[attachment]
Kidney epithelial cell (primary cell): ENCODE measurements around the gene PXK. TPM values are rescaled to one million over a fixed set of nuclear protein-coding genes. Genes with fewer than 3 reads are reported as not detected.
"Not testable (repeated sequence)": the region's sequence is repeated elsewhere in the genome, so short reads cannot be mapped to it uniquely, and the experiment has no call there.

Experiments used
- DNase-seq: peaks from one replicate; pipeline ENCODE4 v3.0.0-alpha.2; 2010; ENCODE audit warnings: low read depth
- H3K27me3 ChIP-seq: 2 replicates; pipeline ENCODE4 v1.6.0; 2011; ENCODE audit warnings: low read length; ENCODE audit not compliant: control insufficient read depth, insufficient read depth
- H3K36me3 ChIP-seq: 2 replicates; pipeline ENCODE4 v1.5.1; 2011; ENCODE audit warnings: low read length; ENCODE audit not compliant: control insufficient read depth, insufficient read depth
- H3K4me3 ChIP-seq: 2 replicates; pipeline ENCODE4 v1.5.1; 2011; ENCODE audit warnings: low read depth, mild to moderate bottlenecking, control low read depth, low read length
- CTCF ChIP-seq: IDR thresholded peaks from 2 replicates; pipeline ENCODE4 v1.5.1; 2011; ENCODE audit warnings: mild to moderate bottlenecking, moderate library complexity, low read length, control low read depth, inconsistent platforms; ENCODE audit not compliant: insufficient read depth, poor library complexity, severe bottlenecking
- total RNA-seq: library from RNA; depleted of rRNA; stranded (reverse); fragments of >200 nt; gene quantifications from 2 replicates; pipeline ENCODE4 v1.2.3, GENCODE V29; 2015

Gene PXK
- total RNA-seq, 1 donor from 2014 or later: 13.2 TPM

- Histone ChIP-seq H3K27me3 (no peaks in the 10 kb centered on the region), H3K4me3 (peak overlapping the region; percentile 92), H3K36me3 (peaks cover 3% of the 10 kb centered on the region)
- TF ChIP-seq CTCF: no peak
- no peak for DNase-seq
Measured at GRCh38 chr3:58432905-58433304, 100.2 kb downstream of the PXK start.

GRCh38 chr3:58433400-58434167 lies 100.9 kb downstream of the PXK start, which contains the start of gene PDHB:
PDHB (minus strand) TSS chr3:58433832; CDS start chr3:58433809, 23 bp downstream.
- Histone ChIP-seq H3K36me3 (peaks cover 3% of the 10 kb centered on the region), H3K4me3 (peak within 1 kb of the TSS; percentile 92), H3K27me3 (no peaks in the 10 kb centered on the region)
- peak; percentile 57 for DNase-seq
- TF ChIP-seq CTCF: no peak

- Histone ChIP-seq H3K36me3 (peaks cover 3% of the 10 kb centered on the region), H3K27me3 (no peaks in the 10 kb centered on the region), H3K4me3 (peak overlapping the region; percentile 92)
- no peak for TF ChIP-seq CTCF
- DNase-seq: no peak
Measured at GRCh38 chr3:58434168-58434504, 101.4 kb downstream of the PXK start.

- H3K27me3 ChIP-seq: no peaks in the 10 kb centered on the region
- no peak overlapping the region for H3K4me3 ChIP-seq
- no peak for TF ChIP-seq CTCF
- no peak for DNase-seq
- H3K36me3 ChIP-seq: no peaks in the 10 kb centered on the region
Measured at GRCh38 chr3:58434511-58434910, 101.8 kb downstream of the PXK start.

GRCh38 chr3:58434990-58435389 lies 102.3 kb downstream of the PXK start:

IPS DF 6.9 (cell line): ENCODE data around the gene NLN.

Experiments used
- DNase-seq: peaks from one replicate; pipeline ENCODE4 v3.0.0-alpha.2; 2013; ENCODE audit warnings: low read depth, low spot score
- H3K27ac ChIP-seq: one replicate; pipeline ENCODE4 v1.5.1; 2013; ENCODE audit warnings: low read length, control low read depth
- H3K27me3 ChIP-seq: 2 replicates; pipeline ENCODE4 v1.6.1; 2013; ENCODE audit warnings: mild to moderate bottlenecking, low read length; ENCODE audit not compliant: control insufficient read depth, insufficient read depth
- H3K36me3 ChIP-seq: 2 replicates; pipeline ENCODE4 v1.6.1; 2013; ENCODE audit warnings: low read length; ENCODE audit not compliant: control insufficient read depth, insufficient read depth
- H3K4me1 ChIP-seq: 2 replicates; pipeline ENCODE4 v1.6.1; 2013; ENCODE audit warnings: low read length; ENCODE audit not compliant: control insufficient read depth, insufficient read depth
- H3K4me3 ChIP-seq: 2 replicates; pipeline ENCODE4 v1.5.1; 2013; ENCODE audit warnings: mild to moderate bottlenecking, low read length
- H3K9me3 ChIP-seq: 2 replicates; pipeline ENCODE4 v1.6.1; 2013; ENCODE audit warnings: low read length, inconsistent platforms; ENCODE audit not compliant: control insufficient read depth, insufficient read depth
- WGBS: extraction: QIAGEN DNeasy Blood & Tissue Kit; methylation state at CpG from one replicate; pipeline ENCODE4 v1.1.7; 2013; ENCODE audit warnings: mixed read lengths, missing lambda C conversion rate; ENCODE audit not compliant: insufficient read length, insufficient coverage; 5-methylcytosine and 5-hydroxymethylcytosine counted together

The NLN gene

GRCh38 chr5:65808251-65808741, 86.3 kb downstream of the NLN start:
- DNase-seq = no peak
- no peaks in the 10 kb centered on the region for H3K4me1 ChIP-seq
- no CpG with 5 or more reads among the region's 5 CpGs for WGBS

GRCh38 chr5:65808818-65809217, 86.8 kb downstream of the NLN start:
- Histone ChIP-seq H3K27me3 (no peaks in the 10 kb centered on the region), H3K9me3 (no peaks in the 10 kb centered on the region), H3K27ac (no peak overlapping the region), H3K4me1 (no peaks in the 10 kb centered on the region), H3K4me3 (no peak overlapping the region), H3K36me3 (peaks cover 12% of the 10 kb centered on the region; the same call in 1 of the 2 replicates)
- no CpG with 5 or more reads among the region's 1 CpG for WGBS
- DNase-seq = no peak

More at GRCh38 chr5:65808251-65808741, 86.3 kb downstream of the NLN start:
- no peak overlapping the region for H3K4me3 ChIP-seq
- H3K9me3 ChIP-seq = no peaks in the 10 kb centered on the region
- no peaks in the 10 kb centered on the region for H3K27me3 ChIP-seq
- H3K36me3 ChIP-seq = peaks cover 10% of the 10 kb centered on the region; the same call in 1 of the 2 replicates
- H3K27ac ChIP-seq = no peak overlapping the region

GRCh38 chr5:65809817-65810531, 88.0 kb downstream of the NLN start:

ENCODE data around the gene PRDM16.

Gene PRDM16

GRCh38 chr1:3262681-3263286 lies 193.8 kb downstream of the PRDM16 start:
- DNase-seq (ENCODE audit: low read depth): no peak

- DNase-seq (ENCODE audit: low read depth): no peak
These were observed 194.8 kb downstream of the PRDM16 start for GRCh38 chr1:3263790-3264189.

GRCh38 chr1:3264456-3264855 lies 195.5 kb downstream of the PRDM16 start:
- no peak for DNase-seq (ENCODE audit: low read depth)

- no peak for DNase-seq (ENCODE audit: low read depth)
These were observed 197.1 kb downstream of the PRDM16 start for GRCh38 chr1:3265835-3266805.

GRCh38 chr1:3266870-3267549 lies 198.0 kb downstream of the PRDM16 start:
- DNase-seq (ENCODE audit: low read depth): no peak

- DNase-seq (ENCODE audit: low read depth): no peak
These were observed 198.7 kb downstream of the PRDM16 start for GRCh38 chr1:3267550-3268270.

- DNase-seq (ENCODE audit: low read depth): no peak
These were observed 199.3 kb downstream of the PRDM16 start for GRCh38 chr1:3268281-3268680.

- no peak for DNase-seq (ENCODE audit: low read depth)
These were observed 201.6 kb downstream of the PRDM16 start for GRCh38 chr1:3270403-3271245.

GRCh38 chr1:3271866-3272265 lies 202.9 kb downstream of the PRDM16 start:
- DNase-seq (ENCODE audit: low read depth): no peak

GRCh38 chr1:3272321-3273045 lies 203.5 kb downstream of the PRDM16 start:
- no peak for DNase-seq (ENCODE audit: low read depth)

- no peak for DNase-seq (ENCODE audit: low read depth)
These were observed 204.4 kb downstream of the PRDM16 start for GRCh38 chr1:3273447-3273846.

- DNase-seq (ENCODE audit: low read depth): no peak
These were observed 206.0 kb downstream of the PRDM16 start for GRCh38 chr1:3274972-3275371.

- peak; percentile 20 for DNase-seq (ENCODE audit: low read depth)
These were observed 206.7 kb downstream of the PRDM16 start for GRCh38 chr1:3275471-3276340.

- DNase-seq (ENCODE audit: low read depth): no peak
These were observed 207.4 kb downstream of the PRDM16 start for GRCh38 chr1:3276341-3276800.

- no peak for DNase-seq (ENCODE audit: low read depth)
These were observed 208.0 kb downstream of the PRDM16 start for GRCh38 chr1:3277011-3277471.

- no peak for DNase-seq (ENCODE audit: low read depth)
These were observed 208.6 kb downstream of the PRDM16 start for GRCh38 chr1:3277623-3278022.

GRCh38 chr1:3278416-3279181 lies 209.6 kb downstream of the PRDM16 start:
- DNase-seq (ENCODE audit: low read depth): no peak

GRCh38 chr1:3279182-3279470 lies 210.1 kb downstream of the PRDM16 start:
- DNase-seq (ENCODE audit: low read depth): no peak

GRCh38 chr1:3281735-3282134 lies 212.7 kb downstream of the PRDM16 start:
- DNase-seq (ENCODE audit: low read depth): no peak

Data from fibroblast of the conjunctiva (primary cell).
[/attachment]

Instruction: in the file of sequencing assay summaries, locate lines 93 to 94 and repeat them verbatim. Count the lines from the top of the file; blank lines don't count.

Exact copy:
- DNase-seq (ENCODE audit: low read depth): no peak

GRCh38 chr1:3279182-3279470 lies 210.1 kb downstream of the PRDM16 start: